To simplify, imagine walking into the airport and finding your mobile already connected to the network. With NGH, your smartphone finds access points using a process known as beaconing. It sends out data packets to find access points, which are then authenticated and connected to. Shenwai explained a situation from San Jose, California, where his device connects to WiFis at the airport automatically, whenever he lands. This is because the operator has tie-ups with certain WiFi providers, allowing such services. In fact, AT&T has a roaming plan where it offers users both mobile data and WiFi data. The latter is meant for its partner networks in a different city or country.

“Experience wise, the operator has behind the scenes, given your identity through the SIM card and knows how to securely connect to the network,” said Shenwai. Connections through the NGH technology are secured using the WPA2 protocol, which ensures security as well. The overall idea is to make WiFi networks operate the same way as mobile networks do — when you go to a different country, your smartphone can connect to a local telco’s network there, based on who your home operator has tie-ups with.

Why is NGH relevant for India?
That’s the easy part. With the smart cities initiative, India has to first establish a connected city, before it yearns to be smart. In order to become a connected city, deployment of fast and functional public WiFi zones is very important. While NGH doesn’t necessarily solve the problem of bandwidth, Shenwai explains that automatic authentication puts less load on the network, since users are not connected to the network during verification/connection attempt processes. NGH may not be the complete solution, but it’s a part of the broader picture.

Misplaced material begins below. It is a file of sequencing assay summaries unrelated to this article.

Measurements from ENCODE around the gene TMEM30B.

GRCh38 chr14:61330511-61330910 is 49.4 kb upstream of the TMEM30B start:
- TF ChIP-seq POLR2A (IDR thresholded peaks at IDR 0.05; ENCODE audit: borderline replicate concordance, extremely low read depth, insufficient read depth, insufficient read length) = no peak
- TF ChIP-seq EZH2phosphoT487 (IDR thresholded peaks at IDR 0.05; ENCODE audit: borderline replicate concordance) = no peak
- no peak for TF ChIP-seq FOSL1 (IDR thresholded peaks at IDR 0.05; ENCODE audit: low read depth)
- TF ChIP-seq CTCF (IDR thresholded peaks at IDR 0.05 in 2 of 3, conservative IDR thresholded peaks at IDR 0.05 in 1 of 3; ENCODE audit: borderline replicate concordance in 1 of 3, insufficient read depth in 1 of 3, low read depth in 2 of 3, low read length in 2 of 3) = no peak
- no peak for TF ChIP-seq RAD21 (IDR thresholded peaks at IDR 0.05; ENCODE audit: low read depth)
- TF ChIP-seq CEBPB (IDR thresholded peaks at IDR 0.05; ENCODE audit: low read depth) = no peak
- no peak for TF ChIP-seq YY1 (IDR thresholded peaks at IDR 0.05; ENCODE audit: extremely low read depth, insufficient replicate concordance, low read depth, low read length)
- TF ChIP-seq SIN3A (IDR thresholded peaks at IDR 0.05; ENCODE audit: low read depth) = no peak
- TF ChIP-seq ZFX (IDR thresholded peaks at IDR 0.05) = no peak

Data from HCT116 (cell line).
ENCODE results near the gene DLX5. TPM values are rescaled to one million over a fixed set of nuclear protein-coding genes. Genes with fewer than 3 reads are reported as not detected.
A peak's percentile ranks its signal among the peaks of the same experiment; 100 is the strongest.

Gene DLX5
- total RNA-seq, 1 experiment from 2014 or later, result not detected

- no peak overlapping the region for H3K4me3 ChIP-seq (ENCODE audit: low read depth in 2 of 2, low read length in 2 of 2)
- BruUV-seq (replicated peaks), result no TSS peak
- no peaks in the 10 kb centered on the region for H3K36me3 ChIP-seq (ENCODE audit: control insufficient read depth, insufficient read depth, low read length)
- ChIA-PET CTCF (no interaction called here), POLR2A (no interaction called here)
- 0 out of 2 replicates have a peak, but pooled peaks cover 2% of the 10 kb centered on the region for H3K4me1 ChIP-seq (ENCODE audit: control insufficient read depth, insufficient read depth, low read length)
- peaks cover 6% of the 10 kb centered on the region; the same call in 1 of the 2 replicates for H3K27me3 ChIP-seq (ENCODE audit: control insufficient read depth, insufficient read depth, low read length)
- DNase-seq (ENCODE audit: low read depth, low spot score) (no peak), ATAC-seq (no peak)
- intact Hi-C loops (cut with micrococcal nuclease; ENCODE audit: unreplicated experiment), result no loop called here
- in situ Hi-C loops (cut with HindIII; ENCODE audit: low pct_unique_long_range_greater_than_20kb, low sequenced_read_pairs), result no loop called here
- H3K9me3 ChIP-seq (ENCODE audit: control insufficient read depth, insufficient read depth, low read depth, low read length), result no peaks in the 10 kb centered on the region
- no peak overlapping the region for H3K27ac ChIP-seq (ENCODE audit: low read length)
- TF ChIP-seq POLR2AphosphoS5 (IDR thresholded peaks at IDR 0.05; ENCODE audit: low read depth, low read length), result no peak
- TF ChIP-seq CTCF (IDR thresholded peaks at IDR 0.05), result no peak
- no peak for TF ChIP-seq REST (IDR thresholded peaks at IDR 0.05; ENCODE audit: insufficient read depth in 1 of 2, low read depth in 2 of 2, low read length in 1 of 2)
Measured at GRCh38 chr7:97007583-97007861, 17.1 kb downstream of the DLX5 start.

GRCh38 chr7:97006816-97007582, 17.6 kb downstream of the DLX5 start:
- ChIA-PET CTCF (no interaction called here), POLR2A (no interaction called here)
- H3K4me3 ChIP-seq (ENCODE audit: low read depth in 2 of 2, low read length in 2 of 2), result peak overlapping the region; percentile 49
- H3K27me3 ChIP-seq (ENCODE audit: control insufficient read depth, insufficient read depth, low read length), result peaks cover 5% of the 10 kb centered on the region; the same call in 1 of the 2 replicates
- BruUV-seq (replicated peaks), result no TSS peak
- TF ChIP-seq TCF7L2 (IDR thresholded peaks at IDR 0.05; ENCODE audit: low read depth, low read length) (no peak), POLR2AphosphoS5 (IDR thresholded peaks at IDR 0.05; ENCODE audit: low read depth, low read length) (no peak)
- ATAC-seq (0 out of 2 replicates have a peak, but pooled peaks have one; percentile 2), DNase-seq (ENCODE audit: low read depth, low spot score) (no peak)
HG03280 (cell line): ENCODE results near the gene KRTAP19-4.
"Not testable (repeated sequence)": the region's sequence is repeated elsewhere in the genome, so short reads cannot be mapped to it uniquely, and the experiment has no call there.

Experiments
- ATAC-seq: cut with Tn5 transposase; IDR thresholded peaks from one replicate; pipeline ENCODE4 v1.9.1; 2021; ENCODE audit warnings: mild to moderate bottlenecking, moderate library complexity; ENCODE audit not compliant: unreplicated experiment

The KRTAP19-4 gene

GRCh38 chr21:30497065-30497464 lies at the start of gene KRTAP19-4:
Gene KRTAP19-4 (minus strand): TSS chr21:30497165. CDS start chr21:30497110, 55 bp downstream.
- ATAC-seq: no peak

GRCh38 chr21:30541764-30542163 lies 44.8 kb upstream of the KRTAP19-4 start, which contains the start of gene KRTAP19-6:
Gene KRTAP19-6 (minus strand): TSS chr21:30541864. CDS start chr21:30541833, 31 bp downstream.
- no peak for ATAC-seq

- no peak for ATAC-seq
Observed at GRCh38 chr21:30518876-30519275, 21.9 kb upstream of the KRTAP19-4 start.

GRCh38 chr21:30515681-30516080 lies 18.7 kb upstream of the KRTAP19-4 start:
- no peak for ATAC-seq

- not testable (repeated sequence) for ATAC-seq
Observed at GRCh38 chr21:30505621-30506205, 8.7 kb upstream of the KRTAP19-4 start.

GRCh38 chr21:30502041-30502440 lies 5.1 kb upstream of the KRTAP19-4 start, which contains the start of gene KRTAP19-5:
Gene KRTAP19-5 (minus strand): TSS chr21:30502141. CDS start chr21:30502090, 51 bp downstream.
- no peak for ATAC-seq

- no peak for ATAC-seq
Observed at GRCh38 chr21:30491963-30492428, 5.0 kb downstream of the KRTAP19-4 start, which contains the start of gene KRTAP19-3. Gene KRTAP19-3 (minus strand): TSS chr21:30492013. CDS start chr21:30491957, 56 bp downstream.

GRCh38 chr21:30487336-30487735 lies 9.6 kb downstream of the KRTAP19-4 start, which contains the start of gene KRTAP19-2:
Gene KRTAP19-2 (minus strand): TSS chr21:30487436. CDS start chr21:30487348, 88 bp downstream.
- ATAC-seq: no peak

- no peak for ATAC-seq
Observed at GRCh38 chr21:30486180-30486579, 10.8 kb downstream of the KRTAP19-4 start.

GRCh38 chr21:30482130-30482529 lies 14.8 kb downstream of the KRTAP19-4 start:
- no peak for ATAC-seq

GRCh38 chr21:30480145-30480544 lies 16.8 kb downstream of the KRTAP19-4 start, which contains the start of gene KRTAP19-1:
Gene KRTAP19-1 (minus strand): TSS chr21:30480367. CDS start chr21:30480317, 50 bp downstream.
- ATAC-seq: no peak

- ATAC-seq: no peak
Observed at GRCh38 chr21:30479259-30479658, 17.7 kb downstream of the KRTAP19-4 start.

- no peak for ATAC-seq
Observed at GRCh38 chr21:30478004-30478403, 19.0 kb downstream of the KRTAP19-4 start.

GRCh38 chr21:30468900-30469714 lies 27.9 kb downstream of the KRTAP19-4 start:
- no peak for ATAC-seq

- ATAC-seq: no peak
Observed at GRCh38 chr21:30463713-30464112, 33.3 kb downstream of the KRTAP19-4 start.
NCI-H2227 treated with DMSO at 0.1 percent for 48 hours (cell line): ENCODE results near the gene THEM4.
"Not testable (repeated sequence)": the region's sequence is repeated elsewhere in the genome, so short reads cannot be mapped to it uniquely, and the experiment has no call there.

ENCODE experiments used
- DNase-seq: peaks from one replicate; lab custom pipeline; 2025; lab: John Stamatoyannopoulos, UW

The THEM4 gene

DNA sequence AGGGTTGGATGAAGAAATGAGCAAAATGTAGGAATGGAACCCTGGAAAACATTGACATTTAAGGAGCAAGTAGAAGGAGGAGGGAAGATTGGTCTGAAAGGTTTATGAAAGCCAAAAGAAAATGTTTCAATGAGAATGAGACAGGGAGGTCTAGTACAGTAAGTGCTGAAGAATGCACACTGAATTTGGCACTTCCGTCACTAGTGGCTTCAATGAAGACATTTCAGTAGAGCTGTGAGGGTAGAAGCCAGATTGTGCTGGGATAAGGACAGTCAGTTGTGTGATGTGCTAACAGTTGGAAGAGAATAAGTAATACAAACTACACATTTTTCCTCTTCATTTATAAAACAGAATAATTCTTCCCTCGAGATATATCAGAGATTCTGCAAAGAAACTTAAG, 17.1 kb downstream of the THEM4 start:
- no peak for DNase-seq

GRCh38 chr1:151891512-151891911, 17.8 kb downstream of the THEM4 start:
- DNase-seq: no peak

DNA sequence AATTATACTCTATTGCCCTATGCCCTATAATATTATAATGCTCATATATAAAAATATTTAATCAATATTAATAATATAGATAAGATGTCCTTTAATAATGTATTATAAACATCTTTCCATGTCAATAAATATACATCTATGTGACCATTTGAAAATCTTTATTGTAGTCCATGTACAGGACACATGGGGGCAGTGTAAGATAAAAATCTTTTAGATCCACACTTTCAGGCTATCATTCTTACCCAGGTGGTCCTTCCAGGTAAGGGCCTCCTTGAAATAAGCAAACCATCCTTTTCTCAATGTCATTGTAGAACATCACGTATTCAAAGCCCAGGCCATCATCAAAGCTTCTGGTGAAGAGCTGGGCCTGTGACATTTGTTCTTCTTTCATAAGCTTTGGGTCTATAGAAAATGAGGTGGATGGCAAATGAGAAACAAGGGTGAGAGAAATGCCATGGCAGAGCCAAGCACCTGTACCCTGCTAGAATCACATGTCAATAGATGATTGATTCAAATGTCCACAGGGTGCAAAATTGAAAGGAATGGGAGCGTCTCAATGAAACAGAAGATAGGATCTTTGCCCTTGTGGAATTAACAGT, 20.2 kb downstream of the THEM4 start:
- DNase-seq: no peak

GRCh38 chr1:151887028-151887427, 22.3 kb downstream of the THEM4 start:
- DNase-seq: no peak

The WBA is organising the second chapter of its WBA Vision Forum in New Delhi on January 22, where NGH will be one of the chief technologies under discussion for achieving Delhi’s goal to provide public WiFi hotspots all around the city. Providing good, public WiFi, though, doesn’t depend solely on the government. Initiatives from corporates, like that taken by Google for Indian railway stations, are also important. The WBA is trying to establish a public-private model as well, where big firms like Microsoft, Google and others would help in achieving these goals.

NGH currently isn’t operational anywhere in India, but Shenwai states that India not having a history of good connectivity solutions and WiFi gives it a better chance to establish something that is the best in the world. This is, of course, because we can learn from the various deployments over the world. Devices as old as the Samsung Galaxy S3 are capable of supporting the technology, which means that the groundwork has been around for a while. With the right implementation, NGH can end up being the future of WiFi, and a key component of India’s smart cities initiative. The technology isn’t new, but has been brewing all over the world and is finally ready to be unleashed to the public.

Prasid BanerjeePrasid Banerjee

Trying to explain technology to my parents. Failing miserably.